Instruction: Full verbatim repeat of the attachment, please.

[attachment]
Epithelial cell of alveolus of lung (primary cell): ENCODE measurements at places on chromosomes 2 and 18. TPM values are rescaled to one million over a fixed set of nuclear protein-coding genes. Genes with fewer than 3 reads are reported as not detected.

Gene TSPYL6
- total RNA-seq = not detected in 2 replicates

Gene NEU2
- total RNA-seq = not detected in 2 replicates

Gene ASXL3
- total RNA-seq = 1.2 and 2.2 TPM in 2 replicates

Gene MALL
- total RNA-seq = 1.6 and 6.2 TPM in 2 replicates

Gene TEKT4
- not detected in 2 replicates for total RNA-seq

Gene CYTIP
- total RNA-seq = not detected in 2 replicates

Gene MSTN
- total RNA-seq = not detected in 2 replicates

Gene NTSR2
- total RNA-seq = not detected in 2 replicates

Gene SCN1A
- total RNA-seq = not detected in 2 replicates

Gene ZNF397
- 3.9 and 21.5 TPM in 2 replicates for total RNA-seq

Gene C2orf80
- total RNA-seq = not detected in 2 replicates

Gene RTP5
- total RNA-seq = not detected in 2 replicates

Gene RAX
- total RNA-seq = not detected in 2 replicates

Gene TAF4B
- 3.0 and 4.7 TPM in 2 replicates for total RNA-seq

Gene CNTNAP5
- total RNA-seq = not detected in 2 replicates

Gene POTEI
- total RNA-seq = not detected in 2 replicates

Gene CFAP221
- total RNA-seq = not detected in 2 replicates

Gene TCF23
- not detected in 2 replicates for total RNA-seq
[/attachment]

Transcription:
Epithelial cell of alveolus of lung (primary cell): ENCODE measurements at places on chromosomes 2 and 18. TPM values are rescaled to one million over a fixed set of nuclear protein-coding genes. Genes with fewer than 3 reads are reported as not detected.

Gene TSPYL6
- total RNA-seq = not detected in 2 replicates

Gene NEU2
- total RNA-seq = not detected in 2 replicates

Gene ASXL3
- total RNA-seq = 1.2 and 2.2 TPM in 2 replicates

Gene MALL
- total RNA-seq = 1.6 and 6.2 TPM in 2 replicates

Gene TEKT4
- not detected in 2 replicates for total RNA-seq

Gene CYTIP
- total RNA-seq = not detected in 2 replicates

Gene MSTN
- total RNA-seq = not detected in 2 replicates

Gene NTSR2
- total RNA-seq = not detected in 2 replicates

Gene SCN1A
- total RNA-seq = not detected in 2 replicates

Gene ZNF397
- 3.9 and 21.5 TPM in 2 replicates for total RNA-seq

Gene C2orf80
- total RNA-seq = not detected in 2 replicates

Gene RTP5
- total RNA-seq = not detected in 2 replicates

Gene RAX
- total RNA-seq = not detected in 2 replicates

Gene TAF4B
- 3.0 and 4.7 TPM in 2 replicates for total RNA-seq

Gene CNTNAP5
- total RNA-seq = not detected in 2 replicates

Gene POTEI
- total RNA-seq = not detected in 2 replicates

Gene CFAP221
- total RNA-seq = not detected in 2 replicates

Gene TCF23
- not detected in 2 replicates for total RNA-seq